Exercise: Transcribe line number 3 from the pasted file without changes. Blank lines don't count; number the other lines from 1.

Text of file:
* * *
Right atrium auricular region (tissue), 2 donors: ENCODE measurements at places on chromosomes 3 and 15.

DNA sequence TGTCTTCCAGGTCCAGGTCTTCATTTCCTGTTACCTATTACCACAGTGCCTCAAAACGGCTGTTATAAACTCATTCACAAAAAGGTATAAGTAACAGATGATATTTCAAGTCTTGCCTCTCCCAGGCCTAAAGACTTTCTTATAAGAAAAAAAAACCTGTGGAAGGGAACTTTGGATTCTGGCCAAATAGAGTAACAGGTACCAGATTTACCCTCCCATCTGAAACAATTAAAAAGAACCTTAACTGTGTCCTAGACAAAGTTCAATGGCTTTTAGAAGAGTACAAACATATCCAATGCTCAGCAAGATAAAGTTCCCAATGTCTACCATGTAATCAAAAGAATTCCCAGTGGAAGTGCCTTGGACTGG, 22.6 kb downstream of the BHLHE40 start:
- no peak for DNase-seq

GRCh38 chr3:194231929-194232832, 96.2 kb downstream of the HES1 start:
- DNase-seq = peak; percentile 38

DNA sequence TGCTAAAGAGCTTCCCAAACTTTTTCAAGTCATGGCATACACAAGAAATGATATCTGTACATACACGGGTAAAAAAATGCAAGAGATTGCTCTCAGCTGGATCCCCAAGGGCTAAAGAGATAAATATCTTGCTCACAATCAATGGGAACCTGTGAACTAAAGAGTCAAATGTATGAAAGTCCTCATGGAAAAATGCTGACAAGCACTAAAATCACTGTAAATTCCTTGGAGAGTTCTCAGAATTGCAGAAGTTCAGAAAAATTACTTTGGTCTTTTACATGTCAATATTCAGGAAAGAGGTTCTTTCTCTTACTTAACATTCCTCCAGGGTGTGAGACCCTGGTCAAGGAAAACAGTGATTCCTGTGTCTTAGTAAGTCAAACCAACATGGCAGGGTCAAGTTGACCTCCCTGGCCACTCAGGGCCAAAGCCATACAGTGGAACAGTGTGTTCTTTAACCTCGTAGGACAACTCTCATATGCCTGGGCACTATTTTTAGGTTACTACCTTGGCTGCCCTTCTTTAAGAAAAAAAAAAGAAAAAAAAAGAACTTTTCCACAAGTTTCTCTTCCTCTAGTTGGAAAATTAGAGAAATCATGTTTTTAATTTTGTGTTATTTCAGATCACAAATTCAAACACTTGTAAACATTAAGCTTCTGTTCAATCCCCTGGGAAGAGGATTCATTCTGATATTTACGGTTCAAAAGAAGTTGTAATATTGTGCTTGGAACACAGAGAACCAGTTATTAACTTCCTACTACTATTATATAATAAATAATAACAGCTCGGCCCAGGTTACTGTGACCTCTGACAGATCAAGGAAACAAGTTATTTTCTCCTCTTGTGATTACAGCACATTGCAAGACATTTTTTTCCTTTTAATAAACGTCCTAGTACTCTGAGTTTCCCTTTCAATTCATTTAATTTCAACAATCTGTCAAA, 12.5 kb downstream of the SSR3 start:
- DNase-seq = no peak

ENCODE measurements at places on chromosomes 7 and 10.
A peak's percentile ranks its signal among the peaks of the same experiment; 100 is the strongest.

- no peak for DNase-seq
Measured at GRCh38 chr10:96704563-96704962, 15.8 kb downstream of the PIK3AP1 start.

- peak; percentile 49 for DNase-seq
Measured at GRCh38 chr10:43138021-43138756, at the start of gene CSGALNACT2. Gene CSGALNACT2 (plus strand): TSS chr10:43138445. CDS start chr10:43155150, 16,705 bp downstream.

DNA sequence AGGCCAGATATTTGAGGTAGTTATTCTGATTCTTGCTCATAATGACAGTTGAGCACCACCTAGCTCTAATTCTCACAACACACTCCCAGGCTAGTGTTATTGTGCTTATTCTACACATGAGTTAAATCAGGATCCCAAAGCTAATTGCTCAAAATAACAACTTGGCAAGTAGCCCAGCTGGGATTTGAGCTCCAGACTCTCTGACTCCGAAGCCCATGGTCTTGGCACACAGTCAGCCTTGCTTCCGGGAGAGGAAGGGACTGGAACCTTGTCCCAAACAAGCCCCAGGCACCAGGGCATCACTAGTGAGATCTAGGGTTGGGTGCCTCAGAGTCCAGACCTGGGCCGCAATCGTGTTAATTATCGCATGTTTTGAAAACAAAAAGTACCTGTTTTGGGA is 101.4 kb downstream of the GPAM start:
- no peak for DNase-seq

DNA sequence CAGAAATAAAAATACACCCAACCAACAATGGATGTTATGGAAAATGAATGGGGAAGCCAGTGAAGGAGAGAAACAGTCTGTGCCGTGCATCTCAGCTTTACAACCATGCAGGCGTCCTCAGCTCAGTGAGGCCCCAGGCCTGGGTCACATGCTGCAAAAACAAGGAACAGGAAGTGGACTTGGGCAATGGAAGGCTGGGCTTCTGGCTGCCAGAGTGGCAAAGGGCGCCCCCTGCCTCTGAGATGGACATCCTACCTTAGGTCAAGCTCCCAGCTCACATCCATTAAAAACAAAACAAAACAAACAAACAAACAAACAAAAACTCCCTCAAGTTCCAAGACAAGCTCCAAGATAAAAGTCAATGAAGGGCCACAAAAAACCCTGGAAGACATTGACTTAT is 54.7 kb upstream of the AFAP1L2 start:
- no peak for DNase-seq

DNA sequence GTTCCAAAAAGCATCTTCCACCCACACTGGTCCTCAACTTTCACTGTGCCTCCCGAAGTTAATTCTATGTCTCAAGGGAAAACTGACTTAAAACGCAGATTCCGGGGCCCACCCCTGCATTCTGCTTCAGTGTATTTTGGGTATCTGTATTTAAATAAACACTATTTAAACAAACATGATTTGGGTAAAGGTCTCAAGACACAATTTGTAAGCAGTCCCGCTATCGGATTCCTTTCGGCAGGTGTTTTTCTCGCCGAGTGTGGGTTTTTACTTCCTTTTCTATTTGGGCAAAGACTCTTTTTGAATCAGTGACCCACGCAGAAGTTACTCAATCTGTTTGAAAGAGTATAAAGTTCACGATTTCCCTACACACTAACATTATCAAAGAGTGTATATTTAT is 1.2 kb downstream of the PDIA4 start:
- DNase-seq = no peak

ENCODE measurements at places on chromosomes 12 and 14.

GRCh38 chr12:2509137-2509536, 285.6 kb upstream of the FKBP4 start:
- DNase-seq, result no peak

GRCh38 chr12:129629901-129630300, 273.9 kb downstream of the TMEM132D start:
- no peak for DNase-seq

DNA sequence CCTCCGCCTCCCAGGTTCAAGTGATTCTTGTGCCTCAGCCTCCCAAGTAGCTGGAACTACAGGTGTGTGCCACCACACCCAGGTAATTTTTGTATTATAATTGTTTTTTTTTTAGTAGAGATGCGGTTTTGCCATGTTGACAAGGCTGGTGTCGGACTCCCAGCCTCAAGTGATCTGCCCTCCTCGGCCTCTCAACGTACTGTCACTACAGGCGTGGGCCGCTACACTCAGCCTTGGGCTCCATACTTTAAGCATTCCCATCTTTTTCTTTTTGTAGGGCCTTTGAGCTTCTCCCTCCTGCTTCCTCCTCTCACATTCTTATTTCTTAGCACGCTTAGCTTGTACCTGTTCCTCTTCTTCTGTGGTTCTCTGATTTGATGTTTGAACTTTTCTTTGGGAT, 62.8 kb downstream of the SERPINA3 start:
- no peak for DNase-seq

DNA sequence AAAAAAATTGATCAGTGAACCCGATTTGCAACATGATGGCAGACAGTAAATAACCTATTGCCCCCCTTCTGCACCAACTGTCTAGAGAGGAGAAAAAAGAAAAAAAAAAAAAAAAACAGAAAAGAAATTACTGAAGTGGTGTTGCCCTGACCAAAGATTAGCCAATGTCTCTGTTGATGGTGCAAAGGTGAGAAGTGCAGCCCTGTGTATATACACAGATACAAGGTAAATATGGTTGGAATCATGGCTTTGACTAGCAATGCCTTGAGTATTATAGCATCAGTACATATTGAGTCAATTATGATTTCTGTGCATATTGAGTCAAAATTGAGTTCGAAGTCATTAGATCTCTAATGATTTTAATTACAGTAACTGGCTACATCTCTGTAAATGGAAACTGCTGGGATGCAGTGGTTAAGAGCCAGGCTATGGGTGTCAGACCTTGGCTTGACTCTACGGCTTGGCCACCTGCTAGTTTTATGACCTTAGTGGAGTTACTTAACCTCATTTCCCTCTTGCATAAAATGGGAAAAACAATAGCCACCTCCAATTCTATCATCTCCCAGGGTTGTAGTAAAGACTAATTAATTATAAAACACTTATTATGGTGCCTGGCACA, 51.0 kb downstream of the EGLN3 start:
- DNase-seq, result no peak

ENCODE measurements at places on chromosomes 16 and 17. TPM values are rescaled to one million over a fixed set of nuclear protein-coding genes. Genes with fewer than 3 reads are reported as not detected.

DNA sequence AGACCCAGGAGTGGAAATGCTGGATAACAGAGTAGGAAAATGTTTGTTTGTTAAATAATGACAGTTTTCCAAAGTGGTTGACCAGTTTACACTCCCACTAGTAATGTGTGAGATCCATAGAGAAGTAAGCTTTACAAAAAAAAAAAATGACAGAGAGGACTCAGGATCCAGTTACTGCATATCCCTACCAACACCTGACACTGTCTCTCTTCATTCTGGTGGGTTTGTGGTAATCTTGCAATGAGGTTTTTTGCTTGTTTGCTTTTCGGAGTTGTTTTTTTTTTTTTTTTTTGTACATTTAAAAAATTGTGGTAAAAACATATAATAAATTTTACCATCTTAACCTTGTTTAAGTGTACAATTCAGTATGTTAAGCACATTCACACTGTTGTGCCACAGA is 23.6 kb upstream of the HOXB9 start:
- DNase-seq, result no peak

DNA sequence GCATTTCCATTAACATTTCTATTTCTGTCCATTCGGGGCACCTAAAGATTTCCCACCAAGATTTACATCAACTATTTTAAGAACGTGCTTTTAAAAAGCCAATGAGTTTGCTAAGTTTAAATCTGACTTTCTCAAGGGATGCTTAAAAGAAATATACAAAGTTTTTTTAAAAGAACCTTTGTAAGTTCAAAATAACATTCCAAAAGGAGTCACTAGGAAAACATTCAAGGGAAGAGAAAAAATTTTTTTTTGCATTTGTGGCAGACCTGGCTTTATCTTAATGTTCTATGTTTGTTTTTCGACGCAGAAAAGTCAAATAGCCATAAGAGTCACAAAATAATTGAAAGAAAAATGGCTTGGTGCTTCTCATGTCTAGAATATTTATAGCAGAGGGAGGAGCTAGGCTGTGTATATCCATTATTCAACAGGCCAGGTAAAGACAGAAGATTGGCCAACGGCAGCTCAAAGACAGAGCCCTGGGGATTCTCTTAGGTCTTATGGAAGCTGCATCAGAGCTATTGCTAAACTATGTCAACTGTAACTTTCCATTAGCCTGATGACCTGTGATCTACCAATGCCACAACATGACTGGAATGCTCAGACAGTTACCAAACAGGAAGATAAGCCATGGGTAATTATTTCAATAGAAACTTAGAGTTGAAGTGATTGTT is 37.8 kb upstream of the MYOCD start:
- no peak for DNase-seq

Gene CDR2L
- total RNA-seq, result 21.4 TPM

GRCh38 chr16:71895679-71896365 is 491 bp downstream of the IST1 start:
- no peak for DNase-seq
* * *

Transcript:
- no peak for DNase-seq